Yet all is going well and Germany just keeps surprising me.
Next proper update hopefully from Osnabrück, my last large city in Germany.
The Pied Piper sends his regards from Hamelin. I'd love to post pictures but the gods of Weebly are not willing and I'm too tired to wrestle with them.
Yet all is going well and Germany just keeps surprising me.
Next proper update hopefully from Osnabrück, my last large city in Germany.
Apologies for the long silence, severe shortage of internet cafés along the way (I'm currently paying 50ct/12min for access to an ancient PC so excuse me if this sounds a bit rushed).
Though walking along trails does have its short-comings (they weren't lying about the signs) and everything takes a lot longer, I am so glad to have more than 20cm road space now.
South of the small village of Pansfelde, I realised that some sections of the trail aren't that popular, really, and decided it's OK to cut some corners here and there.
The first two days the path led through fields and vineyards...
...and forests of every hue and smell and sound. If you miss a turn after Wippra (like I did) you will, for instance, come upon this spot...
...and then stumble into...
...the Land of the Dwarves. No kiddin'. It's on the sign. 'According to an old tale, here lies the entrance to the underground realm of the dwarves...'
Other places of note were Eisleben...
...and Gernrode as it boasts...
...The World's Largest Thermometer (hidden behind a hedge...show some pride, lads) and...
...The World's Largest Cuckoo Clock (though some folks in the Black Forest contest this crown and they had to turn down the volume a bit because the local school complained about the noise. Thanks to Thomas for the tour and the background info). I have a funny video of him doing his spiel. Quite hilarious.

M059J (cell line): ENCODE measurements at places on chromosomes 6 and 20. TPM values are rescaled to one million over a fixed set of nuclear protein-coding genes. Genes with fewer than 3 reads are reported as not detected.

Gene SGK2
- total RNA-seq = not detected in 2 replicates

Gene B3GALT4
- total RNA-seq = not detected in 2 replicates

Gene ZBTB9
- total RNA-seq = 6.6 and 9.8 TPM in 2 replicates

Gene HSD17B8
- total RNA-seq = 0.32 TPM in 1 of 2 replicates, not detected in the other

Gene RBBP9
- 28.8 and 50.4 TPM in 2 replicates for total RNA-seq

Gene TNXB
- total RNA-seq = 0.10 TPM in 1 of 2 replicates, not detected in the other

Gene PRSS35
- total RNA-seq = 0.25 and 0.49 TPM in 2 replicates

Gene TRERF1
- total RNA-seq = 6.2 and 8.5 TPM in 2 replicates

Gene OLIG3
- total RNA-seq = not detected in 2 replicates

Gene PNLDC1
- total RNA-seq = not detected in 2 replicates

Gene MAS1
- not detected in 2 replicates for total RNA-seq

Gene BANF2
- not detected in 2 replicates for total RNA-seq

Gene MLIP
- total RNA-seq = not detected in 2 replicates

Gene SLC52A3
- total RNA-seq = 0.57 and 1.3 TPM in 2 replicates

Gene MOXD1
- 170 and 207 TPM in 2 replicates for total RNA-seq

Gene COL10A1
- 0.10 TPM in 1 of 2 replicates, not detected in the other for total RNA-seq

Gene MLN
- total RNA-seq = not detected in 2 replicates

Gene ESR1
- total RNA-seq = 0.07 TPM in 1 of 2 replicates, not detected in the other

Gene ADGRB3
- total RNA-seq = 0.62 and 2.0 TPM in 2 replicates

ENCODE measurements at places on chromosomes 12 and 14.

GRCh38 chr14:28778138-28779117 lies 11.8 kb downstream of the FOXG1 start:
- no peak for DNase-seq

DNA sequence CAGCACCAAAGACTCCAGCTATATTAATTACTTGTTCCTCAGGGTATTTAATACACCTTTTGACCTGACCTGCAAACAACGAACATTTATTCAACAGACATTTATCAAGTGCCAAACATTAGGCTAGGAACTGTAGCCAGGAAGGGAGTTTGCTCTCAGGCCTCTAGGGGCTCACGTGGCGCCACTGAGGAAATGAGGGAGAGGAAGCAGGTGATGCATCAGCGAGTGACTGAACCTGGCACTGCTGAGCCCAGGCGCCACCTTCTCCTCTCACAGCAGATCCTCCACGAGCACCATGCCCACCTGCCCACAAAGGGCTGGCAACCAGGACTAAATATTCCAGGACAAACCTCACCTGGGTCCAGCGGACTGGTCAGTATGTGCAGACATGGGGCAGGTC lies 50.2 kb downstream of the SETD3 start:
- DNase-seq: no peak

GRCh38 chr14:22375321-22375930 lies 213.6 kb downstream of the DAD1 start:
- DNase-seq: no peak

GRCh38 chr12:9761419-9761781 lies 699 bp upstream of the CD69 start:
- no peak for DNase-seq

But the icing on the cake was arriving in Wernigerode today, a name that didn't evoke anything too exciting. But check out the city centre.
Like it popped out of a fairytale.
So far, I am the only crazy person walking this path (apart from people walking their dog), so my contacts are limited to when I stop for food or shelter but, boy, was I lucky there.
The story of how I met Father Fritsch of Kloster Helfta in Eisleben is far too long and convoluted to write down, so I'm keeping that one for now. I'll just say that it started on Day 8 with some good hearty cursing on my part that made fox and badger cover their ears, but ended happily that same day with another long conversation over a pint and another incredibly generous donation to Fighting Blindness.
I also have to tell you about Fred the woodcutter.
He is one of the kindest people I know (he let me sleep in his barn--almost clichee, I know--,gave me breakfast and answered all my silly city boy questions about forests, reforestation, charcoal making, cattle herding and whatnot) but as a word of warning DO NOT try to steal diesel from his woodyard: he once broke a car window with his bare fist and has perfected the skill of driving without headlights for the sole purpose of chasing down thieves in the dark. The last ones did not see him coming...
To add some more expertise to my travel posts, I thought it might be a good idea to ask experts from various fields such as zoology, planning or energy to contribute a little piece along the way, whenever it would fit.
Since I'll be heading into the eastern Harz mountains, also known as Tick Country, I just got my final vaccination against tick-born meningoencephalitis, just to be sure. No better opportunity to introduce a piece about my smallest travel companions along this trip.
Our expert in residence today is Rob Deady (ecologist and former Msc. student at University College Cork)
Rob is an ecologist with a Bsc. in Ecology and an Msc. in Zoology. His main area of expertise is concerning entomology where he has a keen interest in the Diptera or (true flies), their taxonomy, diversity, life history, application in forensics, role in the spread of disease and their place in the world of art.